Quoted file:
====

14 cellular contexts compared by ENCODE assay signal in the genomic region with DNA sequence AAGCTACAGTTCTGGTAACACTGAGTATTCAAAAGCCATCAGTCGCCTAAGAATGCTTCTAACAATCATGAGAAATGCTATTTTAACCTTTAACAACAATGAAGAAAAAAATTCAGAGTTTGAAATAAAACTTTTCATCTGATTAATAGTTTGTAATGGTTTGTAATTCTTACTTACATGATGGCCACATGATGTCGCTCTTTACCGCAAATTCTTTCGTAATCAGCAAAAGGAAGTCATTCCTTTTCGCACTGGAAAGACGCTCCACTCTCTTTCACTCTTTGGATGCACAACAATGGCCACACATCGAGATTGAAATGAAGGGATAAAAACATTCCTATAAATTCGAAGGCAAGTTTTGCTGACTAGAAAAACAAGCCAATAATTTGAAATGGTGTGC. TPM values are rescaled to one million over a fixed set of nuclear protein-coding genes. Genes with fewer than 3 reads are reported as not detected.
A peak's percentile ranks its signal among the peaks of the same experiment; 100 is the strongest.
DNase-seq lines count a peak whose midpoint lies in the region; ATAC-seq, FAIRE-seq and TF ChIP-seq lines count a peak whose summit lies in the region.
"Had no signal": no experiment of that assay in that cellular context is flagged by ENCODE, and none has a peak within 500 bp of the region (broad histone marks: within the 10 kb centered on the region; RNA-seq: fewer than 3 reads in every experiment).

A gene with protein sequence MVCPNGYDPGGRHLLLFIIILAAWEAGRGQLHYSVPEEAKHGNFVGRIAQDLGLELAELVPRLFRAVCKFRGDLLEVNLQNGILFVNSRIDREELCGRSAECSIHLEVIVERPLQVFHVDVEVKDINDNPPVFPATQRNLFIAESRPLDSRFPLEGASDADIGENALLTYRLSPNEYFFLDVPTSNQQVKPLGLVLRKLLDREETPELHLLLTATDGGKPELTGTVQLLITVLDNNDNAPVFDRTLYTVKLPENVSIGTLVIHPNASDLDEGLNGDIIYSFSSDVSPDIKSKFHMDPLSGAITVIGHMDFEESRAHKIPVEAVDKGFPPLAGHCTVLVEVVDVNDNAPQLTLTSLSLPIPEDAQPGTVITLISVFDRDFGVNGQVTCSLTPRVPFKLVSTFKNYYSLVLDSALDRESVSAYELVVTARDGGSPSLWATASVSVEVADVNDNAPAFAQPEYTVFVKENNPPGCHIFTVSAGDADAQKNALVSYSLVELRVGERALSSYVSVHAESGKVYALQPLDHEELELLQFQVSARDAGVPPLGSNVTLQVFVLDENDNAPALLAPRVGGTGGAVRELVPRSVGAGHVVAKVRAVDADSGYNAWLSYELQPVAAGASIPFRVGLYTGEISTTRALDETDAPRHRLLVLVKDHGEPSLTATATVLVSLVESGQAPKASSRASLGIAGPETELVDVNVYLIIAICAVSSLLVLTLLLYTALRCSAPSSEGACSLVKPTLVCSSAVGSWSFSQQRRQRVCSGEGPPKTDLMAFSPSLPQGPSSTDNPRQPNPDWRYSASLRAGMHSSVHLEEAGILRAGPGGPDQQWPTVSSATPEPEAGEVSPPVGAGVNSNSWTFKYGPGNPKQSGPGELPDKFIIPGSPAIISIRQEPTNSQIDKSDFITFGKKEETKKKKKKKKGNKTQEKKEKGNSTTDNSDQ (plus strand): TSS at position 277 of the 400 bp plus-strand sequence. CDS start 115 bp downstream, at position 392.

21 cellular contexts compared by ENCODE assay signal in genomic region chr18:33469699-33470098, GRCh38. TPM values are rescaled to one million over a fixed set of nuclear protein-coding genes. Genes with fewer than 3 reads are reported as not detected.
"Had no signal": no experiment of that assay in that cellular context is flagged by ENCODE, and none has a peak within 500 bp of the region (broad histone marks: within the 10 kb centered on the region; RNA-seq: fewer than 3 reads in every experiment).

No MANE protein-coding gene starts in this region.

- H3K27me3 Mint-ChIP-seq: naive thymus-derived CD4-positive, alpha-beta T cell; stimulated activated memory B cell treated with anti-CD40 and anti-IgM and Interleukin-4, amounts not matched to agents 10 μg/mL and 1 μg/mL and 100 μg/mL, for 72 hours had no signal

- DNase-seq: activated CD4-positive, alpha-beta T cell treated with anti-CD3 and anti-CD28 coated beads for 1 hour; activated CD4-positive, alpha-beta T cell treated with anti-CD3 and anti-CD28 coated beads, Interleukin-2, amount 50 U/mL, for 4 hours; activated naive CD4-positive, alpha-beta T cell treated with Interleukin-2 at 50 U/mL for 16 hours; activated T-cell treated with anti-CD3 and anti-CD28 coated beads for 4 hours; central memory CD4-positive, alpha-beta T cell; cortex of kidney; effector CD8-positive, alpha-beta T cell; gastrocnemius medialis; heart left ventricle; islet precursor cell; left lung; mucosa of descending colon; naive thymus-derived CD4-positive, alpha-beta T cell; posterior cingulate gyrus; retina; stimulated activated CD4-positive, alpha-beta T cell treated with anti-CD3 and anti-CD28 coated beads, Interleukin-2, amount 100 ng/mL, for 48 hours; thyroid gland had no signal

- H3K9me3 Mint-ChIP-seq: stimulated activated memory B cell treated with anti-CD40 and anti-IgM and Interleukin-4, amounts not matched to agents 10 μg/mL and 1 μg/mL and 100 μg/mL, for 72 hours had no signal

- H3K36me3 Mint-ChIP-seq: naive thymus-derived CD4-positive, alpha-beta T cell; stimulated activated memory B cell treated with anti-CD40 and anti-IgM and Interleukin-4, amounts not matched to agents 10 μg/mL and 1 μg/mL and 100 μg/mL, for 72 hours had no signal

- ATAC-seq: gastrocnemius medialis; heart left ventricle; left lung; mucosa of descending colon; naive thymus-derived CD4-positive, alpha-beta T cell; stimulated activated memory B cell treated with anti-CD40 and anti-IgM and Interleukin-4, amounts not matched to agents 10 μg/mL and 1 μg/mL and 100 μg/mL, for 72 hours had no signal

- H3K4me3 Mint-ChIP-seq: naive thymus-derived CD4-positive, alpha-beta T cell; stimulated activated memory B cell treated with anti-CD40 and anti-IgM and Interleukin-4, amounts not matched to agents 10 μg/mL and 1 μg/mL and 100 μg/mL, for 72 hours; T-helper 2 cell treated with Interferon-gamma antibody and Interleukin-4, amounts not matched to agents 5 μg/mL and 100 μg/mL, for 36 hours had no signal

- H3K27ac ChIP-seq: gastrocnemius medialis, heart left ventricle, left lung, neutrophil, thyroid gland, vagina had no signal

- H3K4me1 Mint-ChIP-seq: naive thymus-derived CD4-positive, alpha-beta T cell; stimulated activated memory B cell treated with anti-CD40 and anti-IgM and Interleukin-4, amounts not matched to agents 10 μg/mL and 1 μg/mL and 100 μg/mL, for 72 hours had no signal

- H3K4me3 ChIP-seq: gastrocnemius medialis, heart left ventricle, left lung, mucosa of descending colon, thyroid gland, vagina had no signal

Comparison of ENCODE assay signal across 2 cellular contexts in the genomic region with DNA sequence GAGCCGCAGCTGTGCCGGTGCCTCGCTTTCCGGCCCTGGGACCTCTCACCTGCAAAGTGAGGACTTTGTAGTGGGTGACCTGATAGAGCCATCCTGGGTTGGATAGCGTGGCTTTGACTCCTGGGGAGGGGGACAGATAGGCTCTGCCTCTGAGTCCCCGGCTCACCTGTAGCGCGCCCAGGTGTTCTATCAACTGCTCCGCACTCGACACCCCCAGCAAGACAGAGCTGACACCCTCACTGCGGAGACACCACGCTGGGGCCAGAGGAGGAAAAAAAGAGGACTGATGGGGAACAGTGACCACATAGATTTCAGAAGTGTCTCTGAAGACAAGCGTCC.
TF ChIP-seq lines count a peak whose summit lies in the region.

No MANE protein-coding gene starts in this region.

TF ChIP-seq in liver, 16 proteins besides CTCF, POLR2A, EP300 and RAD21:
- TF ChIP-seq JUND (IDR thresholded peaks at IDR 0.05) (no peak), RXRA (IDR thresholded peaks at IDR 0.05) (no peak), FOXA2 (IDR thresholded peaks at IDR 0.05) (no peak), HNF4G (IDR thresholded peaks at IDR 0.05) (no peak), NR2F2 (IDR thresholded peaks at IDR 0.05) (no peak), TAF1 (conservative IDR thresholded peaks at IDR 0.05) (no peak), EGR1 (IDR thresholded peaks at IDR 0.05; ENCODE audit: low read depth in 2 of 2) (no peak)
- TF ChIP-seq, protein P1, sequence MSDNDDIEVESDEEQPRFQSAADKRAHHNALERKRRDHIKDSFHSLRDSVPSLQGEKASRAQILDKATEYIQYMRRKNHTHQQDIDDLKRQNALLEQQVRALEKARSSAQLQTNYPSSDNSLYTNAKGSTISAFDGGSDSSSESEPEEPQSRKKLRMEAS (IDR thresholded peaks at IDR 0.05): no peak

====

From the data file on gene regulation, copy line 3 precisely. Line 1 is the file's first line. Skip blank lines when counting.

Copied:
DNase-seq lines count a peak whose midpoint lies in the region; ATAC-seq, FAIRE-seq and TF ChIP-seq lines count a peak whose summit lies in the region.